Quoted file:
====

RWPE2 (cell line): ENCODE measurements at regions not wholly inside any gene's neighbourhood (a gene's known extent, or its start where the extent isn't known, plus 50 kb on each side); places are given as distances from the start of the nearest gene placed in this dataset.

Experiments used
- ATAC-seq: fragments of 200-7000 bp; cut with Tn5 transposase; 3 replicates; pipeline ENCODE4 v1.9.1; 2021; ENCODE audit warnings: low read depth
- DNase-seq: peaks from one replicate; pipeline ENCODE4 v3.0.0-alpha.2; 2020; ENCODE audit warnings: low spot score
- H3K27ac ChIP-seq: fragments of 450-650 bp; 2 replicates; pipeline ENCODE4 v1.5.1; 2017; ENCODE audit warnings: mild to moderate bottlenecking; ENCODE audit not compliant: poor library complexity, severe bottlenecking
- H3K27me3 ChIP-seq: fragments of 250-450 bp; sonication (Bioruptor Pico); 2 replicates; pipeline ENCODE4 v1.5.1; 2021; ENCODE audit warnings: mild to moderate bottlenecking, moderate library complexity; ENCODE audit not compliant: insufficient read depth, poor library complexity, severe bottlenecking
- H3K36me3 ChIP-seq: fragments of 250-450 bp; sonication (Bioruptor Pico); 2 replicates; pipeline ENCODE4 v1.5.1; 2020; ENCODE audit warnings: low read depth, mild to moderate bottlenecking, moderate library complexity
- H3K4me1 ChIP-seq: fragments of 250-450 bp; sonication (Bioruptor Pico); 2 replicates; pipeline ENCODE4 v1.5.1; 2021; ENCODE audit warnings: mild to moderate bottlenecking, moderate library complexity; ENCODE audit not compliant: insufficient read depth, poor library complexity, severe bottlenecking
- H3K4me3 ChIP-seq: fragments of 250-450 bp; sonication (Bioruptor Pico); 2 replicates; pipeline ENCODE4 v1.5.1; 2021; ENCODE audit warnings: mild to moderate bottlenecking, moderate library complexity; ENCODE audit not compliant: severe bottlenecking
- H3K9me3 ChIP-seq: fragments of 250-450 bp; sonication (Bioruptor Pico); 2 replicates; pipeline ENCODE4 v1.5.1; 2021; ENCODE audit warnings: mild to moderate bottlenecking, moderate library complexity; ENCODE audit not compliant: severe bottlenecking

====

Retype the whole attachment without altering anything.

RWPE2 (cell line): ENCODE measurements at regions not wholly inside any gene's neighbourhood (a gene's known extent, or its start where the extent isn't known, plus 50 kb on each side); places are given as distances from the start of the nearest gene placed in this dataset.

Experiments used
- ATAC-seq: fragments of 200-7000 bp; cut with Tn5 transposase; 3 replicates; pipeline ENCODE4 v1.9.1; 2021; ENCODE audit warnings: low read depth
- DNase-seq: peaks from one replicate; pipeline ENCODE4 v3.0.0-alpha.2; 2020; ENCODE audit warnings: low spot score
- H3K27ac ChIP-seq: fragments of 450-650 bp; 2 replicates; pipeline ENCODE4 v1.5.1; 2017; ENCODE audit warnings: mild to moderate bottlenecking; ENCODE audit not compliant: poor library complexity, severe bottlenecking
- H3K27me3 ChIP-seq: fragments of 250-450 bp; sonication (Bioruptor Pico); 2 replicates; pipeline ENCODE4 v1.5.1; 2021; ENCODE audit warnings: mild to moderate bottlenecking, moderate library complexity; ENCODE audit not compliant: insufficient read depth, poor library complexity, severe bottlenecking
- H3K36me3 ChIP-seq: fragments of 250-450 bp; sonication (Bioruptor Pico); 2 replicates; pipeline ENCODE4 v1.5.1; 2020; ENCODE audit warnings: low read depth, mild to moderate bottlenecking, moderate library complexity
- H3K4me1 ChIP-seq: fragments of 250-450 bp; sonication (Bioruptor Pico); 2 replicates; pipeline ENCODE4 v1.5.1; 2021; ENCODE audit warnings: mild to moderate bottlenecking, moderate library complexity; ENCODE audit not compliant: insufficient read depth, poor library complexity, severe bottlenecking
- H3K4me3 ChIP-seq: fragments of 250-450 bp; sonication (Bioruptor Pico); 2 replicates; pipeline ENCODE4 v1.5.1; 2021; ENCODE audit warnings: mild to moderate bottlenecking, moderate library complexity; ENCODE audit not compliant: severe bottlenecking
- H3K9me3 ChIP-seq: fragments of 250-450 bp; sonication (Bioruptor Pico); 2 replicates; pipeline ENCODE4 v1.5.1; 2021; ENCODE audit warnings: mild to moderate bottlenecking, moderate library complexity; ENCODE audit not compliant: severe bottlenecking